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Marrowfrost

I need some advice for my story

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I've been working on a Dragon Quest/Warriors crossover story for awhile and last week I decided to make a Fanfiction.net account. I posted the story on it already, but I don't know if my story is actually good or not. And I'm not entirely sure what I want to do for the plot.

The fanfiction: https://www.fanfiction.net/s/12927391/1/Dragon-Warriors-Dark-Winds

It'd be nice if I could get some suggestions for my story, I have no idea on what to do. (I'm also planning another one, but that one's another story)

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Don't worry too much, early writing always has bumps to iron out. Keep it up!

Some things I'd suggest:

-Take your time with introducing your characters. You bring in over a dozen characters in two chapters without introducing them, which makes it hard for the audience to follow who is who. (Take some notes from DQ; notice how you never actually end up with the whole party in the beginning, and each new major character gets roughly an entire chapter that allows the show to illustrate the basics of who they are and what they do).

-Also take some time to establish your setting: what it's like, what the people are like and what they do. You do a bit of this regarding inter-community tensions in the second chapter, but take some time to really let us know what the world is like.

-The story doesn't need the giant list of alliances laid out in chapter 1; that's something that can be established in the story. The audience has no idea what you're talking about, and is therefore going to be less interested.

-A question: is it absolutely necessary to have characters travel from one universe to another? Could you set this conflict on a single world? (It would be much easier building one world rather than building two).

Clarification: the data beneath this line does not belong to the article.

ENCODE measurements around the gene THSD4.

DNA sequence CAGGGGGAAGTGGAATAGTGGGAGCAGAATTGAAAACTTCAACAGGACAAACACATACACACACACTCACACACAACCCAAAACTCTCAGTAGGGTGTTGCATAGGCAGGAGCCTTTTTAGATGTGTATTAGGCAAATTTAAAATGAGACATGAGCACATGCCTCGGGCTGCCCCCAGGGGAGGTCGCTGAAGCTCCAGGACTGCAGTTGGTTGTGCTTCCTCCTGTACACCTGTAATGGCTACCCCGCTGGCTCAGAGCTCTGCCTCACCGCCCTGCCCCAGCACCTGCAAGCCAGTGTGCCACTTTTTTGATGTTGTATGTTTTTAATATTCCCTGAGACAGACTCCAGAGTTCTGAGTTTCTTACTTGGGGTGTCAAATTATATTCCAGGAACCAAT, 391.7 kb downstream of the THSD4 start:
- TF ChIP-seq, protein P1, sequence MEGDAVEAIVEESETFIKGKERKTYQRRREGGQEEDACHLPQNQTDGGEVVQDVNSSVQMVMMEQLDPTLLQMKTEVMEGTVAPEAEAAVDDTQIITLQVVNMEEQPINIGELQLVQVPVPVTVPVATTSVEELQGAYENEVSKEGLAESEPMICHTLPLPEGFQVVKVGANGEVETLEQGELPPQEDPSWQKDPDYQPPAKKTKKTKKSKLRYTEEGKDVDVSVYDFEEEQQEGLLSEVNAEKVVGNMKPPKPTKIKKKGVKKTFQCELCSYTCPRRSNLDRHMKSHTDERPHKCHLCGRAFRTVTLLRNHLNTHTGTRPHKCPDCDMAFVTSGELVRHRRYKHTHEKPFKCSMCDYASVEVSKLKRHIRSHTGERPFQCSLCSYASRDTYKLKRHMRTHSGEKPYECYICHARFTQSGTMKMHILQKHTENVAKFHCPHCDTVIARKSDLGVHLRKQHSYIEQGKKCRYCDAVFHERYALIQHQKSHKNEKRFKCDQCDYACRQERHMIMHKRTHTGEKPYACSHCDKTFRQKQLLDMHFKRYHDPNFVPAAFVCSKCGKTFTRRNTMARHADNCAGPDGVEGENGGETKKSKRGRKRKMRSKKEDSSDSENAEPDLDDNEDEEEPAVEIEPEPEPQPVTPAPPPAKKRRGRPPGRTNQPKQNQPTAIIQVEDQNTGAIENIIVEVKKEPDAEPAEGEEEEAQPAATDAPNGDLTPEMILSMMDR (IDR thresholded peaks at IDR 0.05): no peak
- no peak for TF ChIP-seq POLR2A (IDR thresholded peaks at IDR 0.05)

If you want to figure out what to do with your story, figure out what the conflict is. See if you can find ideas that are both true but seem to be opposed and think of everything your characters think and do regarding which one they think is better -- that's your plot and drama. (A simplistic but useful example I've seen proposed elsewhere for this kind of exercise: "We need to get to grandma's house for dinner or she'll be mad" vs. "We're starving now and we're hours away, so let's pull over and get something to eat.").

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Thank you for your suggestions. However it's sort of impossible for me to write my story in the format you suggested.

- Whenever I do a crossover fanfiction with Warriors or Warriors one in general, I often use the traditional format for the first chapter. I do this because it makes more sense if it takes place in the Warriors universe. And there's way too many cats to have a chapter introducing them, but I do plan on doing that for the other main characters (the ones besides Joker, Ace and Solitaire) and possibly some side characters too, since in the books you don't see them that often. The other reason I do this is because it helps me keep track of who's in which Clan, and what their pelt color is when I'm trying to describe it in the story. This makes it so I don't forget who is who, what their fur color is and what their rank is during the story. And I will introduce the other main characters separately anyways, because the other main protagonists are in other Clans anyways.

- I will try to establish the setting more in Chapters 2, 3 and 4 because that's when I wanted to add in some more cats from ThunderClan and RiverClan since their closest. But not like grand entrances, just when one of the three major characters is out of the WindClan camp and experiences a border skirmish. Since that's a normality in this world, it'll actually give Joker, Ace and Solitaire more insight on how the Warriors world works and how WindClan gets along with the other Clans, because that's something that needs to be put in as well.